In praise of low-stakes writing
by Cayt Mirra
When I was a teenage girl I was saved by journaling. It gave me an outlet for my angst. It was a vessel for my anger. It soothed me and allowed me to process my feelings. I would write in it every night. I named it – phrased the entries as letters as if I were telling a trusted friend all of my secrets.
I credit my skill at writing to the hours that I spent journaling in my formative years. It is the reason my teachers always went on about the strong ‘voice’ that came through in my writing (although at the time I had no idea what this meant, but I knew it was a compliment and I liked those).
My journal became a collection of my grief. It was a pretty pathetic collection; I had nothing to complain about really. But I was a fifteen year old girl and so I complained anyway. I wrote pages and pages of swear words – fuck, fuck, fuck – over and over. I made pro and con lists about subjects, about boys, about everything. I wrote terrible poetry. I wrote parodies of my favourite songs. I wrote chain-of-thought think pieces that I thought were profound. They weren’t. I wrote with an honesty that I am not able to write with now, probably because I never write only for myself. This kind of writing feels selfish and indulgent. But once, it was an imperative part of my self-care. As crucial as eating and breathing.
Many times I have attempted to use this secret of emotion-management as a teacher – to impart my wisdom to all the girls I teach who have feelings they don’t understand. I have seen countless young women struggle to understand themselves, to have confidence in their brains and bodies, to interact positively with others, and to stand up for their own rights. I wanted to empower them. I envisioned groups of girls sitting outside at lunch time, surrounded by nature, pouring their feelings onto the page, unburdening themselves of their troubles, and improving literacy outcomes at the same time.
But any attempts at this have been complete failures. I have searched for the right way to introduce journaling, and the right group of girls, and the perfect conditions to make it work, and it is never quite right. I have begun to accept that perhaps journaling worked for me because I am, at heart, a writer. I enjoy writing; I find it easy. Writing is a relaxing experience for me. For students who find writing difficult, this is not the way to clear their brain, it just makes them frustrated. They are so used to writing things that get marked, that writing for them is plagued with feelings of stress and inadequacy.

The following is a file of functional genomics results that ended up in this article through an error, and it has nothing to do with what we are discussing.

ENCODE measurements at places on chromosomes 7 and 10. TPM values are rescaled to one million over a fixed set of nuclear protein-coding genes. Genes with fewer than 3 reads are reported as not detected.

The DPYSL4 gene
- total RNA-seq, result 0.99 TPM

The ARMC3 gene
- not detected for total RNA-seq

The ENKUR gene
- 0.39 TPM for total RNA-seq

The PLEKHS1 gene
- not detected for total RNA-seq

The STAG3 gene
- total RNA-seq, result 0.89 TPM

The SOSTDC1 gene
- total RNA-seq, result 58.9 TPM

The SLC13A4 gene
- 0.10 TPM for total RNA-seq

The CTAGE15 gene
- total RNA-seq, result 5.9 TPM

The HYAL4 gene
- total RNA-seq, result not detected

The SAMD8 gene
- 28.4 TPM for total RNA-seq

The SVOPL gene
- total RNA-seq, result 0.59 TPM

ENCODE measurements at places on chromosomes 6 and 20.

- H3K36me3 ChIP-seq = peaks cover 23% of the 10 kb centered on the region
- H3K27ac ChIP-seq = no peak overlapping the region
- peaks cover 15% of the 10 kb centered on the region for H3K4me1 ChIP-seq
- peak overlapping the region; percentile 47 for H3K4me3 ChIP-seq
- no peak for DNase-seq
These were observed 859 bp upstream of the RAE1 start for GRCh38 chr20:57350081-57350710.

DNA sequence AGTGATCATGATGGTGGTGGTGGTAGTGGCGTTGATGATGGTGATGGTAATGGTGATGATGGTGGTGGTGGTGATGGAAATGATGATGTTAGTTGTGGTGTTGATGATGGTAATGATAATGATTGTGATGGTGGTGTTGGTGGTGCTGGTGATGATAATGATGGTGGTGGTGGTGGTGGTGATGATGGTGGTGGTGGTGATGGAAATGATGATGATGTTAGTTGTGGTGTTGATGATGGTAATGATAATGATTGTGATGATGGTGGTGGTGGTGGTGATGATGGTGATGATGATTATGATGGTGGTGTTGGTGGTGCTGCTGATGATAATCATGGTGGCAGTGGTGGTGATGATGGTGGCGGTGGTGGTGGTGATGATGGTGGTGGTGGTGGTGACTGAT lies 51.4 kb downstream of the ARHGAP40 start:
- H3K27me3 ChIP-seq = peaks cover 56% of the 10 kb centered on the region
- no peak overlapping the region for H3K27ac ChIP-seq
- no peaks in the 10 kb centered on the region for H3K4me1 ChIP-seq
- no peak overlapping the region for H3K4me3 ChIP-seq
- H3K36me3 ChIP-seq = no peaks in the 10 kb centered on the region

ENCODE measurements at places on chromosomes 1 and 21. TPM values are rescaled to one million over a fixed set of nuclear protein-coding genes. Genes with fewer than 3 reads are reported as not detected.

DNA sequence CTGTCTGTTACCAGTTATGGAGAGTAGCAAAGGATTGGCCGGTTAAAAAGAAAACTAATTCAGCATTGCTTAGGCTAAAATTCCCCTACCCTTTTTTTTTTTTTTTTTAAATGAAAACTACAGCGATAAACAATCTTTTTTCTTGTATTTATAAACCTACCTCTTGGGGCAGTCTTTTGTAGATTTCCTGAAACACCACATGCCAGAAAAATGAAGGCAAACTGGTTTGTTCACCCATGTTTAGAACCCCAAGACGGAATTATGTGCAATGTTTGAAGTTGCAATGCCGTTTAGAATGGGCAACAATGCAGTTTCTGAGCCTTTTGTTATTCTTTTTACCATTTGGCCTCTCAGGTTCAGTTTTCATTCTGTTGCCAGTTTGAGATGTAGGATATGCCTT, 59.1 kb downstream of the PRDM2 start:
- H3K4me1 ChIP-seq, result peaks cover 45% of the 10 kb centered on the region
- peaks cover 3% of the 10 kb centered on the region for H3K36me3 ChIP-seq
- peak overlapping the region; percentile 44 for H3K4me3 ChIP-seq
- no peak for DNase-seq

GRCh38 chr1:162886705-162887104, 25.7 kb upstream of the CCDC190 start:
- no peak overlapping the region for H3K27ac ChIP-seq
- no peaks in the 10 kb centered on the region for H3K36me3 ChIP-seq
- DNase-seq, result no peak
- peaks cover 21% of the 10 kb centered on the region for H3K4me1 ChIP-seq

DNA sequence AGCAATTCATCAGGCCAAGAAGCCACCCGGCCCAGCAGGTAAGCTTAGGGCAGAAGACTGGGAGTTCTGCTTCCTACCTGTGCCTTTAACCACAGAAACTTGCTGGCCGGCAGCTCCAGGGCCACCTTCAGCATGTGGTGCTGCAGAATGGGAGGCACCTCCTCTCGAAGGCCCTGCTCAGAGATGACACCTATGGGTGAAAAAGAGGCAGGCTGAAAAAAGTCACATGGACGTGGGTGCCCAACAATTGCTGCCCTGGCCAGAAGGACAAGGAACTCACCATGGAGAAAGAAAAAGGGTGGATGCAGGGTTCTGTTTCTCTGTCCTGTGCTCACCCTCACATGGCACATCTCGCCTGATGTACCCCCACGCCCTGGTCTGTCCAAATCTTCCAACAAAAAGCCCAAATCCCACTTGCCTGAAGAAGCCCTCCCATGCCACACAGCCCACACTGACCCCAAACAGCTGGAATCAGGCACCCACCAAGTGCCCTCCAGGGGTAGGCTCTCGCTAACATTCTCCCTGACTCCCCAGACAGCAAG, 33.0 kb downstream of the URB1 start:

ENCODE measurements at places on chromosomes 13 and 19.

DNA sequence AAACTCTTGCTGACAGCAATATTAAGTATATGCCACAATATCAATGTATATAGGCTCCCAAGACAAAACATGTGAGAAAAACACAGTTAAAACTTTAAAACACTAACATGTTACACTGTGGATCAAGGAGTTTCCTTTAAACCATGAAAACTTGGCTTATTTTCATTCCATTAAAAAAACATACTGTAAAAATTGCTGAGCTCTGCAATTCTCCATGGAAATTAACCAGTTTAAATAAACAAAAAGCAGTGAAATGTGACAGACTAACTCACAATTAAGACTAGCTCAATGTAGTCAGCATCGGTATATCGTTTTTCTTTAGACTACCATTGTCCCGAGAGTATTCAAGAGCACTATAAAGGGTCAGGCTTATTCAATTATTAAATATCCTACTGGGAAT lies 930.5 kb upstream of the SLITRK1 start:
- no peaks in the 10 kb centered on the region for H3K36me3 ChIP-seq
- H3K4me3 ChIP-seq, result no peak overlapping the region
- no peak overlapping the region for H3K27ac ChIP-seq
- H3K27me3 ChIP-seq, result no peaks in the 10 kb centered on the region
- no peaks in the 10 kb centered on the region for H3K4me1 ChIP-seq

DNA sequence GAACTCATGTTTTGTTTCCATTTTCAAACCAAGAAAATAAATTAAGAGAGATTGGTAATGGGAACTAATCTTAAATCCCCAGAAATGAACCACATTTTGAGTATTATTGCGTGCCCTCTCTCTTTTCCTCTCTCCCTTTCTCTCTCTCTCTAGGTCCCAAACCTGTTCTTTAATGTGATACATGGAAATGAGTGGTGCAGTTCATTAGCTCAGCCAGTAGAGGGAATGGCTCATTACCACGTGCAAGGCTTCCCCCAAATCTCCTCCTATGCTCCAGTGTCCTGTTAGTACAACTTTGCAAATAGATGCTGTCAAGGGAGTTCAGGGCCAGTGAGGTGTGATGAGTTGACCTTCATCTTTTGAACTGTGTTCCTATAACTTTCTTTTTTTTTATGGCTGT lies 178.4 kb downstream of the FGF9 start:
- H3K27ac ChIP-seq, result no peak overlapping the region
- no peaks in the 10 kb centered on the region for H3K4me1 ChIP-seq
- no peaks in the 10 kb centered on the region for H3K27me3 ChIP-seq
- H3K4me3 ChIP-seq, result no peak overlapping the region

For this reason, I am an advocate for low-stakes writing in classrooms. I would like to see students have more opportunities to practise writing for the purpose of exploring their own ideas and feelings, rather than for the purpose of producing a written product for assessment. Because that shouldn’t be what writing is for. I have seen teachers use writing as a punishment – the idea of writing lines is based on the premise that writing is unpleasant. I have seen disengaged students write a story they are immensely proud of, only to have it scribbled all over in red pen. I have heard students say that they hate writing.
But writing is so diverse. How can a person hate all writing? Or do they have writing in a school environment? Do they hate having their writing judged against formal conventions that they do not fully understand? Because that seems reasonable. Low-stakes writing presents another alternative: writing that is used as part of the learning process, rather than as an end result. This includes brainstorming and note taking. It means giving students time to write down their thinking on a topic before they have to talk about it. It means giving students some choice in what they write about. It means giving them space to write for themselves.
It means not correcting the mistakes.
For some teachers, this is a shift in how we think about writing. But students need safe spaces in which to practise using writing as a way of thinking, as a way of processing emotions and reflecting on themselves.
Perhaps, if we give students this space, some of them will be saved by writing, as I was.